In 2015, approximately 3,000 people died of AIDS every day.Even though this number may sound shocking, it is surprisingly good news: AIDS-related deaths decreased from 5,500 per day, representing a 45% drop since 2005.2 In those short ten years, incredible progress in expanding low- and middle-income countries’ access to HIV treatment was made.

The persisting challenge of HIV/AIDS

HIV carriers can live long, fulfilling lives with the effective treatment we have today. The problem is getting infected people the help they need. In the countries hardest hit by HIV, access to one of the few healthcare centres that can diagnose, treat, and follow up HIV patient care is extremely limited.

For example, in western and central Africa in 2015, not quite one-third of people living with HIV received the antiretroviral therapy that can keep them strong.3 On a positive note, nearly 76% of those being treated achieve viral suppression.4 While there is no cure for HIV, treatment keeps the virus under control, strengthening the immune system and helping to prevent transmission.

  • 3,000 deaths a day through AIDS in 20154
  • two thirds of people living with HIV do not have access to antiretroviral therapy5
  • 10 countries shoulder 80 % of the HIV burden: Ethiopia, Kenya, Malawi, Mozambique, Nigeria, South Africa, Uganda, the United Republic of Tanzania, Zambia and Zimbabwe6
  • 76 % of people with HIV who are receiving treatment have achieved viral suppression7

Swipe the slider to the left or right side to explore the 90-90-90 goals

Working in partnership towards an AIDS-free generation

In 2014, UNAIDS announced new goals to end AIDS.

We are working hard with UNAIDS so that by 2020, all people living with HIV will:

  • know their HIV status;
  • be connected to effective, high-quality HIV treatment services;
  • achieve viral load suppression.5

The UNAIDS goals acknowledge that diagnosis is the first step.

diagnosed ...of people living with HIV know their HIV status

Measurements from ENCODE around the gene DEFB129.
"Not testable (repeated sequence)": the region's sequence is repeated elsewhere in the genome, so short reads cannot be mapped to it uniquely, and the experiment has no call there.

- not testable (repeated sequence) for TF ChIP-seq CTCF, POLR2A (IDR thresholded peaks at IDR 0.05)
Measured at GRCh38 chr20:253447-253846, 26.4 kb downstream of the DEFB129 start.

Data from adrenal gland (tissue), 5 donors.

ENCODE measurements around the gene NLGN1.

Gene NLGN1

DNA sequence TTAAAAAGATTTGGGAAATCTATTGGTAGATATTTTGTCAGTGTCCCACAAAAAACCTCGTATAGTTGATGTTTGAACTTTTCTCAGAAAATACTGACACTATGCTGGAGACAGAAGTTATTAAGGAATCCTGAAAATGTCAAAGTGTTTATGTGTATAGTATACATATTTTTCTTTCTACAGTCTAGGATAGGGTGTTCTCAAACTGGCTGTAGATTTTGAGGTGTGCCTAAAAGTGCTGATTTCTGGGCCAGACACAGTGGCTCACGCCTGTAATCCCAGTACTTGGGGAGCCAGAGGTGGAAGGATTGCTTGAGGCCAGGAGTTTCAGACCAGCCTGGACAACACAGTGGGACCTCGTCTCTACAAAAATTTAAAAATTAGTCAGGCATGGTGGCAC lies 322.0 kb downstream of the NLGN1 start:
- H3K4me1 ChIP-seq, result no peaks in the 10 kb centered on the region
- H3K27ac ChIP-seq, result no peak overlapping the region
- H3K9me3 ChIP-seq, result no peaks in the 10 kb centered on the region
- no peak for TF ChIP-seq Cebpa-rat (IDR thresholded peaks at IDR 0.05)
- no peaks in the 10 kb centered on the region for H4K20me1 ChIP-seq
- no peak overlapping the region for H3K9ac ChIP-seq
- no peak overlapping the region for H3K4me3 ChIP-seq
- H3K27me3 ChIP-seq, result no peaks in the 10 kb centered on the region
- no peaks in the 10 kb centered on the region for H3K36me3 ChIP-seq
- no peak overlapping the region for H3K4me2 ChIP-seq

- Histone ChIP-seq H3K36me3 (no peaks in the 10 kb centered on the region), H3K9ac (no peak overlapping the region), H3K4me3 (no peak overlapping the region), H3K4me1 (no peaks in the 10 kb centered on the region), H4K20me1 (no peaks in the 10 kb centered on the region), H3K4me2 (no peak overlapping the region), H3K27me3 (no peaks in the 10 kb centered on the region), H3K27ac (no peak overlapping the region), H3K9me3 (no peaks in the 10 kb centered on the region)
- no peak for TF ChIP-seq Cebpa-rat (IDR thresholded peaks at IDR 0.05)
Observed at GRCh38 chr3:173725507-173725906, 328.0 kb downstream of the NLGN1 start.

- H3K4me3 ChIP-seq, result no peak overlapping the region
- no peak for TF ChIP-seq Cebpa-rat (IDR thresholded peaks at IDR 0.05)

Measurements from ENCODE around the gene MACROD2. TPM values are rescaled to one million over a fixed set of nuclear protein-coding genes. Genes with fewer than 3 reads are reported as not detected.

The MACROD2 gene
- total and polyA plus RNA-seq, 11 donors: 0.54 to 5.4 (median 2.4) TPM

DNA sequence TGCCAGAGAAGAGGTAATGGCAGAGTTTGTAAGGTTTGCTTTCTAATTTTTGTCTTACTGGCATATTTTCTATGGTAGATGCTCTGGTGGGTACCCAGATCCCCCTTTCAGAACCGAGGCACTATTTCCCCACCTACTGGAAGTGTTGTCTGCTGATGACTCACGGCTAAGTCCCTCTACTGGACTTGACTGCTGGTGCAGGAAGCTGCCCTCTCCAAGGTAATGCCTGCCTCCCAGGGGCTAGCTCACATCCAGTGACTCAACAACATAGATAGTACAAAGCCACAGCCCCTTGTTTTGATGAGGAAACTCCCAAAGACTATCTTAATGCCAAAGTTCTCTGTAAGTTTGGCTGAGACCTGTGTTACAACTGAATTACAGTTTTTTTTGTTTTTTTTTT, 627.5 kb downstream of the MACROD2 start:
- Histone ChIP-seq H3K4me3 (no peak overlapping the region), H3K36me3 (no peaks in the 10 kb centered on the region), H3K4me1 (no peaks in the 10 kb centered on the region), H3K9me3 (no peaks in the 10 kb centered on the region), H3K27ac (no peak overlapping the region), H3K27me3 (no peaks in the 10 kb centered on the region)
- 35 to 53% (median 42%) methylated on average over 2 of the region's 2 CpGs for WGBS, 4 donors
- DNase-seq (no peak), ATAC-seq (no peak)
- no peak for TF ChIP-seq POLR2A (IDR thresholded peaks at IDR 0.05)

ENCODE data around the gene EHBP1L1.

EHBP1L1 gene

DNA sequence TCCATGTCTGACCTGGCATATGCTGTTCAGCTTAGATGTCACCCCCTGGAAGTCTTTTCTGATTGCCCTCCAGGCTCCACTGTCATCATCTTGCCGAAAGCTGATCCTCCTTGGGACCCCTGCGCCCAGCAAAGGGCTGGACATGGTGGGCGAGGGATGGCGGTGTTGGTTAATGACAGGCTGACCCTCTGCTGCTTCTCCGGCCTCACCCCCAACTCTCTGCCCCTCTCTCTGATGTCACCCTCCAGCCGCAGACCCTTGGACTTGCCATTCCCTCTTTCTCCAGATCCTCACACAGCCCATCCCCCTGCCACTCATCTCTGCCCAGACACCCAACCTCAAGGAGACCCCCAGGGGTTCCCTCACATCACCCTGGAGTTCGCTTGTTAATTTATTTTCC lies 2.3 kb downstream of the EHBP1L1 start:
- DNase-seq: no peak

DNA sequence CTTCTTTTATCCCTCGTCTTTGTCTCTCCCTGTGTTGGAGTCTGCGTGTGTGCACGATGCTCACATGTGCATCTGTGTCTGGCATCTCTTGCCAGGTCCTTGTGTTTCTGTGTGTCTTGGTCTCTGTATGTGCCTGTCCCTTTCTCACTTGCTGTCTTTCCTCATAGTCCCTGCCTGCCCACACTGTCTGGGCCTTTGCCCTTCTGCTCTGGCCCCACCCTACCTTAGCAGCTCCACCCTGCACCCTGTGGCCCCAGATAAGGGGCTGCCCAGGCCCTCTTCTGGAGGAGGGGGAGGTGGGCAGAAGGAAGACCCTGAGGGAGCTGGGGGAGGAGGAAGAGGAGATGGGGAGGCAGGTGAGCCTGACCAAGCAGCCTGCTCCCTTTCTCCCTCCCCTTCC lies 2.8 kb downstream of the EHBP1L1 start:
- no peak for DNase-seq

on treatment ...of people who know their status receive treatment
virally suppressed ...of people on HIV treatment have a suppressed viral load

We believe in expanding HIV diagnostics to where it is most needed. 

Our Global Access Program (GAP) for HIV viral load testing, founded with UNAIDS and other partner organisations, supports the 90-90-90 goals.

Our dedication to stamping out AIDS further led to a total of 1.5 million infant diagnosis tests using Roche assays in 2015. We thus introduced a new part of the program to formally include early infant HIV diagnostic testing. In 2016, we incorporated the newest automated systems to extend our reach.

This agreement with Roche Diagnostics is a powerful step towards ending the unconscionable failure of the world to meet the treatment needs of children living with HIV. We now need to use this agreement to rapidly scale up diagnostic and treatment services for all children living with HIV, in line with the 90-90-90 target.
Michel Sidibé, UNAIDS Executive Director

GAP is working together with AmpliCare, an initiative that focuses on the complete continuum of care, from testing to monitoring and education, and works to optimise efforts on a regional basis.

I believe that as a healthcare company, we can be an important part of the solution to improve access to quality medicines and diagnostic tests. But we cannot do this alone.
The barriers to accessing healthcare provision are multiple and complex. We are working in partnerships all over the world to overcome these barriers, be they infrastructure, affordability, training, supply or awareness.
Severin Schwan, CEO Roche


1. AIDS-by-the-Number. Geneva: Joint United Nations Programme on HIV/AIDS; 2016. Calculated from: <> p. 11. [Accessed July 13, 2017].

2. UNAIDS Fact Sheet. UNAIDS; 2016 <> p. 1. [Accessed July 13, 2017].

3. The UNAIDS Fact Sheet. UNAIDS; 2016. <> p. 5. [Accessed July 13, 2017].


5. 90:90:90 An ambitious treatment target to help end the AIDS epidemic. Geneva: Joint United Nations Programme on HIV/AIDS; 2014. <> p. 1. [Accessed July 13, 2017].

Tags: Society, Africa